Anti-fascism as an ideology was one of Stalin's main concepts. World War II provided justification for this propaganda, because the Soviet Union fought against the Third Reich and dealt it a decisive blow. Anti-fascism, as the French historian François Furet has convincingly argued, gave the Soviet version of communism a new attractiveness. Anti-fascism made it possible to justify Stalin's crimes against his own society. This was explained quite simply in the West by repeating that, despite all its shortcomings, the Soviet Union was the main force in the face of fascism.

Iosif Vissarionovich Dzhugashvili, known as Joseph Stalin (colorization: A. Woźniewicz, source: Wikipedia)

It seems that the last phase of the dictator's life in Moscow was marked by his great fears lest the Soviet state suffer some kind of internal crisis that would threaten Stalin's autocracy. Stalin, by all indications, wanted to resume terror on a large scale. The case of the Kremlin doctors was conceived as a prelude.

What legacy did Stalin leave?

When the dictator died seventy years ago, the former Polish ambassador to Moscow, Wacław Grzybowski, asked for a comment by the Polish Section of Radio Free Europe, said that Stalin left the state as a huge concentration camp and piles of human corpses. Without denying this fundamental truth, it should be added that the Soviet dictator left behind a sick dream that the state he ruled be great. It was a sick dream, because it was based only on the conviction that foreign nations should just be enslaved, without giving them any civilizational values.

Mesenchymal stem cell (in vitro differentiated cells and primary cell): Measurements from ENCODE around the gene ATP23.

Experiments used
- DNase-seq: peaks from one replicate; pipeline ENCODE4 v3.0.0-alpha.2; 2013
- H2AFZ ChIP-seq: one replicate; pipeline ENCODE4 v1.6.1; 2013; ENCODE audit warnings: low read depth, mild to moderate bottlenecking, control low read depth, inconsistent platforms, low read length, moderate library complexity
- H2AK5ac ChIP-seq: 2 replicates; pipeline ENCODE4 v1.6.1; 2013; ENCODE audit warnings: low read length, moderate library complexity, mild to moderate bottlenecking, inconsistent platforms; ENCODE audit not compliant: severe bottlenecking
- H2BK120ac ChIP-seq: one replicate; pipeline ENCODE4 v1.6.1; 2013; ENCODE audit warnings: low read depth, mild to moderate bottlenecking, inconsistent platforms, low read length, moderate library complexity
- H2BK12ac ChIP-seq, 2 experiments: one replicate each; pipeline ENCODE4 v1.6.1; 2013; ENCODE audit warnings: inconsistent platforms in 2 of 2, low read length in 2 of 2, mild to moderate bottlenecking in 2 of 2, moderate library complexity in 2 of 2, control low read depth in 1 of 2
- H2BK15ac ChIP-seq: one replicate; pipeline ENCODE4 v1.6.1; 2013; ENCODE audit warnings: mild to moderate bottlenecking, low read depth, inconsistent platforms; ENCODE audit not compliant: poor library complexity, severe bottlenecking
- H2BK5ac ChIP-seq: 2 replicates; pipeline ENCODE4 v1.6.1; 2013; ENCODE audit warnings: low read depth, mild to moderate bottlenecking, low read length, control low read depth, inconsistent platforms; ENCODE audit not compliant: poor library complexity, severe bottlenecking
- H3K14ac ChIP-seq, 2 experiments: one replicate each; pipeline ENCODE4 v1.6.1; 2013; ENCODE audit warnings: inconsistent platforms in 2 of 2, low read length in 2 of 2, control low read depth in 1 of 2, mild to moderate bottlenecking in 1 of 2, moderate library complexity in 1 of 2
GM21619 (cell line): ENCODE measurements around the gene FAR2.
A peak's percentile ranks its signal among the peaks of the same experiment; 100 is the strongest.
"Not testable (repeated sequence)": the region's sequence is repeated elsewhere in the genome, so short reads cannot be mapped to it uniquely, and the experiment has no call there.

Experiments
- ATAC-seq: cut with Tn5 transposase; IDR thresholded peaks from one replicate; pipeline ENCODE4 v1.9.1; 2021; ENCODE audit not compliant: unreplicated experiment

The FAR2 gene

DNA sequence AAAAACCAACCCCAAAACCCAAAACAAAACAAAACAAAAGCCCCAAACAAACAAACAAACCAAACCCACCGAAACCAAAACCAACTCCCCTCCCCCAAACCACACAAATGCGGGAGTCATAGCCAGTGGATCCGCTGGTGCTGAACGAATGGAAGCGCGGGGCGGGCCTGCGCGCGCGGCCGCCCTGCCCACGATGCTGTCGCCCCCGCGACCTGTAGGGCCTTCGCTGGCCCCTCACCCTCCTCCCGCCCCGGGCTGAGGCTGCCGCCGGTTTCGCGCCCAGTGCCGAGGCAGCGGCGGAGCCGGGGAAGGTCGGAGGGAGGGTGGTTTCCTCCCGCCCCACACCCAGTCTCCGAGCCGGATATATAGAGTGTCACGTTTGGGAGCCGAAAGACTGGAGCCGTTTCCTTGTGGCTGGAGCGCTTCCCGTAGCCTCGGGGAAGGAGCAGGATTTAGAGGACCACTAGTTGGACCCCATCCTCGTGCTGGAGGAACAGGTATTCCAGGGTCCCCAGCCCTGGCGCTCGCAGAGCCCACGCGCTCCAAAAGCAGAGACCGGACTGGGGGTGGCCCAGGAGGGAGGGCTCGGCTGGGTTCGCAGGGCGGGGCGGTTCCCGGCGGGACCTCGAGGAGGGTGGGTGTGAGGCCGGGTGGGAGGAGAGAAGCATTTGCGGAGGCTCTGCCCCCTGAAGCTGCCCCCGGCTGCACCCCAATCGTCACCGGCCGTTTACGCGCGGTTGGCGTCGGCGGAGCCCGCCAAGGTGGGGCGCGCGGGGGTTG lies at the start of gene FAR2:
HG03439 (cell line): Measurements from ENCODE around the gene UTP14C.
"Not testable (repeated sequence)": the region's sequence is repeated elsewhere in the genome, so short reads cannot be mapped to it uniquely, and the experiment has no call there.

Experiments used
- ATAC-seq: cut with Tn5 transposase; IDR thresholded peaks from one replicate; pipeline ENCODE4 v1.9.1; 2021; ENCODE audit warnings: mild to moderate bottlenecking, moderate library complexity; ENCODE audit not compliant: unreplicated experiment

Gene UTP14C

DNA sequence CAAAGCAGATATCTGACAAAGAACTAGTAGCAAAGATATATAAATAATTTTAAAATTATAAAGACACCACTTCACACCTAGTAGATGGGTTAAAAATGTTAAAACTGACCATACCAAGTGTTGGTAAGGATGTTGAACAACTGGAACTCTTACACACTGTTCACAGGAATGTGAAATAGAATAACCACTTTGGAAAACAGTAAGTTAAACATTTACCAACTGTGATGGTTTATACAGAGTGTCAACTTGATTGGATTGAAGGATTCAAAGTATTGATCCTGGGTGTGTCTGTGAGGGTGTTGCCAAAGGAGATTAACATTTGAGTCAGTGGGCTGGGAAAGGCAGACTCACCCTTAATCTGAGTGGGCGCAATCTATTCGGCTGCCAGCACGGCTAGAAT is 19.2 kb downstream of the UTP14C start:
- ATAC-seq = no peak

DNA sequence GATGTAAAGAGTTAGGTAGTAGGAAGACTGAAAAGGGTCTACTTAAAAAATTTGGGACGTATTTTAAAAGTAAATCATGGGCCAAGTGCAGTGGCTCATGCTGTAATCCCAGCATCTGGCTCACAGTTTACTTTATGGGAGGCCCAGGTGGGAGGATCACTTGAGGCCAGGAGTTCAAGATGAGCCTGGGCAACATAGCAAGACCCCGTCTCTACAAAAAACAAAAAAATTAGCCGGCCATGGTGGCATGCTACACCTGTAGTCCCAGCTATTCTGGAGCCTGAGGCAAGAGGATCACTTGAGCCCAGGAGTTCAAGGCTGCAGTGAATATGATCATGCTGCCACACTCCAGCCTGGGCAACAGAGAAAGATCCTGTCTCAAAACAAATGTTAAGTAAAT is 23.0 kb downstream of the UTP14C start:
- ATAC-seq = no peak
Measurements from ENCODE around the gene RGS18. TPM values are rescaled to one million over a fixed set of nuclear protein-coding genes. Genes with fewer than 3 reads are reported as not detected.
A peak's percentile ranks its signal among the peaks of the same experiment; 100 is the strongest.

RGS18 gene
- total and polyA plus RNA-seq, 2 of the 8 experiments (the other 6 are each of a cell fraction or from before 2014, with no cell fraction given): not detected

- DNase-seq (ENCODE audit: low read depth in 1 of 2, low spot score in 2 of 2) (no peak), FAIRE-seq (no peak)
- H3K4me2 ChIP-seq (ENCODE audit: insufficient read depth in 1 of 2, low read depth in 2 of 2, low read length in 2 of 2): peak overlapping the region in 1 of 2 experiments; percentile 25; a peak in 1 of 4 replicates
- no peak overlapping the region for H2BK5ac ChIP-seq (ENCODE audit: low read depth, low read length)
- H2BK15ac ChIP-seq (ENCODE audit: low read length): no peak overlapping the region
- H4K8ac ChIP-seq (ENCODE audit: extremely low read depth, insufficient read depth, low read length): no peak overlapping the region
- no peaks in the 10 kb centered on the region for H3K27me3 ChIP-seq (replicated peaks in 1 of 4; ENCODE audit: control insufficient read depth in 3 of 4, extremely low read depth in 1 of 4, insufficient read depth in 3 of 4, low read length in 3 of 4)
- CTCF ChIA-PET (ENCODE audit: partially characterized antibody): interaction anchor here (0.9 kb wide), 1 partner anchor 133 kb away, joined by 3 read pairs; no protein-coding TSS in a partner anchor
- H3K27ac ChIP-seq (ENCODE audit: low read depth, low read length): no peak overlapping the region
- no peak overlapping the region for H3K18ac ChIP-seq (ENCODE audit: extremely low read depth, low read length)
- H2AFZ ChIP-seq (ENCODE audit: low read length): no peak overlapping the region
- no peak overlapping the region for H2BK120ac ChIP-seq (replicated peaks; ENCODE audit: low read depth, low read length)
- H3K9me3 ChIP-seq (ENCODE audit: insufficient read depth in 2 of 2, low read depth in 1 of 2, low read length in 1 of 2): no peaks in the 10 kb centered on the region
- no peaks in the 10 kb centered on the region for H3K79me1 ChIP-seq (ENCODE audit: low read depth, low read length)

The Soviet superpower, founded on the victory in World War II, was one-dimensional — it boiled down to the discharge of military power. In 1945, Stalin really achieved the position of the main architect of the post-war order. In fact, it was in Yalta and Potsdam that he achieved everything he wanted, and the decisions supported there — especially the territorial ones — were his concepts (this applies in particular to Poland). Stalin's state was a gigantic prison — let us repeat in conclusion — but this sick dream of greatness still affects the imagination of Russians today.

Translation from Polish by Andrew Woźniewicz.